Letter: Thanks to Troup and Heard residents for their support

Published 12:00 am Wednesday, August 31, 2016

Like Stephanie Purdy, our son Scott lives in Prairieville, Louisiana. Unlike Stephanie’s home, Scott’s suffered water damage during the recent floods. What a difference barely two feet can make…the difference between dry and wet. May no other area of our nation ever experience a “Thousand Year Flood.”

My wife Cindy joins me in thanking Troup and Heard county residents for their generous compassion. There has been such an outpouring of support from throughout the nation. We even accepted a truckload of food, water, diapers and the like from one of our former residents, Nick Saban. That should indicate how truly desperate we are here in the Sportsman’s Paradise.

The homes of more than 40,000 Louisiana families suffered water damage. Eighty-five percent of these families had no flood insurance as they did not live in 100-year flood plains.

How does the disaster here compare with other like events? Hurricane “Sandy” caused damage to fewer than 10,000 homes in New Jersey. Nearly twice that many homes were damaged in but two of Baton Rouge’s “bedroom” communities, Zachary and Denham Springs.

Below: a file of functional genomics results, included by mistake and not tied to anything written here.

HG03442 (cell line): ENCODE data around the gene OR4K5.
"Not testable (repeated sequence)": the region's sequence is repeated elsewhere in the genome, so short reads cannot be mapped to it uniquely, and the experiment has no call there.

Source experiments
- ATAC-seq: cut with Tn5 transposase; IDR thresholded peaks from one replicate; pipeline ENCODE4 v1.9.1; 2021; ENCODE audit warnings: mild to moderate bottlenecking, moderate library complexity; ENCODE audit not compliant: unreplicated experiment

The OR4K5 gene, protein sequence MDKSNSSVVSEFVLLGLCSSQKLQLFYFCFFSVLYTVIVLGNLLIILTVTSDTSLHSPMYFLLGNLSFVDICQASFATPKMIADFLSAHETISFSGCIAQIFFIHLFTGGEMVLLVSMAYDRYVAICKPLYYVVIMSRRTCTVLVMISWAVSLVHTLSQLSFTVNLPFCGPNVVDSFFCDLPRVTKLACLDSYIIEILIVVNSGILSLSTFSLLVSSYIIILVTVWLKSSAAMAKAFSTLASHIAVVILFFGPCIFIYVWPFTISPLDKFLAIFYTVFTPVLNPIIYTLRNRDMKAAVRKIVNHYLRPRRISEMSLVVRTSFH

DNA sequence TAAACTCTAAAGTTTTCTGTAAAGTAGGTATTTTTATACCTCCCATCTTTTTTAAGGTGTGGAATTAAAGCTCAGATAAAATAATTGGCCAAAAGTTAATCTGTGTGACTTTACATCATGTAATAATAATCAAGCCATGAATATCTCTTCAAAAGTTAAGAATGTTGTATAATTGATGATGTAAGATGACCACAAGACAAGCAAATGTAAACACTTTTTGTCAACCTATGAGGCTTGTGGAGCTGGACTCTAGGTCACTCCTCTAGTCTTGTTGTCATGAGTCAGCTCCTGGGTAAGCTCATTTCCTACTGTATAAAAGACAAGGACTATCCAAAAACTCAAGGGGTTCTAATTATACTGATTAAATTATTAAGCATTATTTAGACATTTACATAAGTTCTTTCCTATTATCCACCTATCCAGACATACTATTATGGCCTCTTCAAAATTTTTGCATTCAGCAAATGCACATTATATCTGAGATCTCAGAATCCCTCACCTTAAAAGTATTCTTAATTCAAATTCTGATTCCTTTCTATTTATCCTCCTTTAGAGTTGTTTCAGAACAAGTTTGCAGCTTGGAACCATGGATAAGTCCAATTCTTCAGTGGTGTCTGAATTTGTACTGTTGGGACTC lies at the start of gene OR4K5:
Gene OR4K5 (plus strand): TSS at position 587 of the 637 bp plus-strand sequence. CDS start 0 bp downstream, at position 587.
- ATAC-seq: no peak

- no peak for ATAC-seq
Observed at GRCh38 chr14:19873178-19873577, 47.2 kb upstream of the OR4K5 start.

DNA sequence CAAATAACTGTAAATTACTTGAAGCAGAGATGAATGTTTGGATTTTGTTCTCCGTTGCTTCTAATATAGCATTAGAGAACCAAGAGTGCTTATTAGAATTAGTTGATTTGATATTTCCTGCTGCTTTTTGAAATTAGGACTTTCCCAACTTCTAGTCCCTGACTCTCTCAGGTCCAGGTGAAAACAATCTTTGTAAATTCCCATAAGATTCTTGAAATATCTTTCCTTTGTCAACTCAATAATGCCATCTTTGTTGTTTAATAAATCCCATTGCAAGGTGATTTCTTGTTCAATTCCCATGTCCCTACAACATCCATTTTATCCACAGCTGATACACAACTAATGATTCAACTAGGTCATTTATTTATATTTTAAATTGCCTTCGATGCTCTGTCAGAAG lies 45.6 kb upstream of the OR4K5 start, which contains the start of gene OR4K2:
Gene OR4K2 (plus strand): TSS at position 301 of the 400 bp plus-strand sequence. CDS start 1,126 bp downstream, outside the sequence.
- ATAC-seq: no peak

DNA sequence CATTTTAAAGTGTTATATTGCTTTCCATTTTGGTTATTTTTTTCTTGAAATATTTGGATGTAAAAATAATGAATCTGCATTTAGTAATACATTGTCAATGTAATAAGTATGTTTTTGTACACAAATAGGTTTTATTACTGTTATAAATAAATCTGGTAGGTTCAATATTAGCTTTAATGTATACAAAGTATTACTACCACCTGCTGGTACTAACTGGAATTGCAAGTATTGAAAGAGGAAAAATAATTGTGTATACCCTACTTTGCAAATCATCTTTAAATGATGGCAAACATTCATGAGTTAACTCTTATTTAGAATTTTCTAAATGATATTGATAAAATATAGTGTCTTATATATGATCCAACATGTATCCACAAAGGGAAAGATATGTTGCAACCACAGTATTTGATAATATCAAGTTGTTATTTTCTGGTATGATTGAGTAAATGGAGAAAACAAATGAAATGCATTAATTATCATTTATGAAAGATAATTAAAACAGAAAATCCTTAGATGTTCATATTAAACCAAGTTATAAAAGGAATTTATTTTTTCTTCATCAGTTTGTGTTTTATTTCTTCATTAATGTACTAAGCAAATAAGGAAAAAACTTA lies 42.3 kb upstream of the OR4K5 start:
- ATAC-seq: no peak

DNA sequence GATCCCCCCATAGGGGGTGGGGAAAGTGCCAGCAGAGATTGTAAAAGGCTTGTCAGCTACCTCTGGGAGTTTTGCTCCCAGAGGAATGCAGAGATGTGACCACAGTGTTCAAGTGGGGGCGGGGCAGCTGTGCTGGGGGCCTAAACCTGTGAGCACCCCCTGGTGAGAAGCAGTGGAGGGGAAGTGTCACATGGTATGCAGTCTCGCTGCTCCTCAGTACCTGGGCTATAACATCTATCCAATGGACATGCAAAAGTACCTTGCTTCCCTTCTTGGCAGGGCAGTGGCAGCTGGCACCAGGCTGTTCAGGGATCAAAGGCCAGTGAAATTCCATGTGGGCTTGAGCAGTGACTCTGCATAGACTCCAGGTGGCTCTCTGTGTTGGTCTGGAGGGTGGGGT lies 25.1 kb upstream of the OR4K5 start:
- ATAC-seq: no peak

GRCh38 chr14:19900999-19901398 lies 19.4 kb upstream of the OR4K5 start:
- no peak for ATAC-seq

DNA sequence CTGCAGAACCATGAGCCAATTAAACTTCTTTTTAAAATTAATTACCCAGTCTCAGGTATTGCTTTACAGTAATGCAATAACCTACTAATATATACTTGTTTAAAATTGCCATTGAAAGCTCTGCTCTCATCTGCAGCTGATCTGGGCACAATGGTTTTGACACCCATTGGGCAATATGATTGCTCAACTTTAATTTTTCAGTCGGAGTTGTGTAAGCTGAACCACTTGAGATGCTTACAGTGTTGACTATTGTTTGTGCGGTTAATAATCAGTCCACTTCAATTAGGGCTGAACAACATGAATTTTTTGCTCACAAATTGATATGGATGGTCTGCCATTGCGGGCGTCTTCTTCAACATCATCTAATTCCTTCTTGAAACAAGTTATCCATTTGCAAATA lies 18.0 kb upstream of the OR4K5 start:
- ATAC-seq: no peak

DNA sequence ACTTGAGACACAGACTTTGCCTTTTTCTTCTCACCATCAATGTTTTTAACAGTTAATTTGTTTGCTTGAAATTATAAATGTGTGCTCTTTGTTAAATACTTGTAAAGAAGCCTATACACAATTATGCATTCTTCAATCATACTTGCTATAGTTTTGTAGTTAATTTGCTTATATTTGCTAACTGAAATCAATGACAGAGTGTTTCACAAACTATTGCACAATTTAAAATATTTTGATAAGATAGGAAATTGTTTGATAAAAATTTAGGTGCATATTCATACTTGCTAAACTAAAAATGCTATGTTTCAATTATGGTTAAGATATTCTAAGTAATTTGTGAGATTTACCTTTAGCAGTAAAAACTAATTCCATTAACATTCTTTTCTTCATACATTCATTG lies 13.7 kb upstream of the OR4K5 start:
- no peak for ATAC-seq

No natural disaster, though, is without its heroes. Among the heroes here have been members of the so-called Cajun Navy.

Literally thousands of flood victims were rescued by average, everyday citizens who launched their BassTrackers and Rangers and kayaks and pirouges to save those at great risk. One gentleman, whose own home had been flooded, headed out in his boat and rescued over 200 friends and neighbors.

They walk among us — they’re called heroes!

With every passing day, interest in and support for the victims of this dreadful flood will diminish. But the grim physical and financial realities will live on long after the last house drys out and the last sheet rock is installed. The continued support of relief agencies is needed as are prayers for those whose lives will never be the same again.

Our son is very fortunate to work for a company that has been generous to and supportive of its many employees whose homes suffered water damage. Unfortunately, most flood victims do not work for a company like Lamar Outdoor Advertising. Unlike Scott, they are on their own and dependent on the many relief organizations that are making life at least somewhat bearable for them.

Very truly yours,

Perry A. Snyder

Baton Rouge, Louisiana

Former LaGrange resident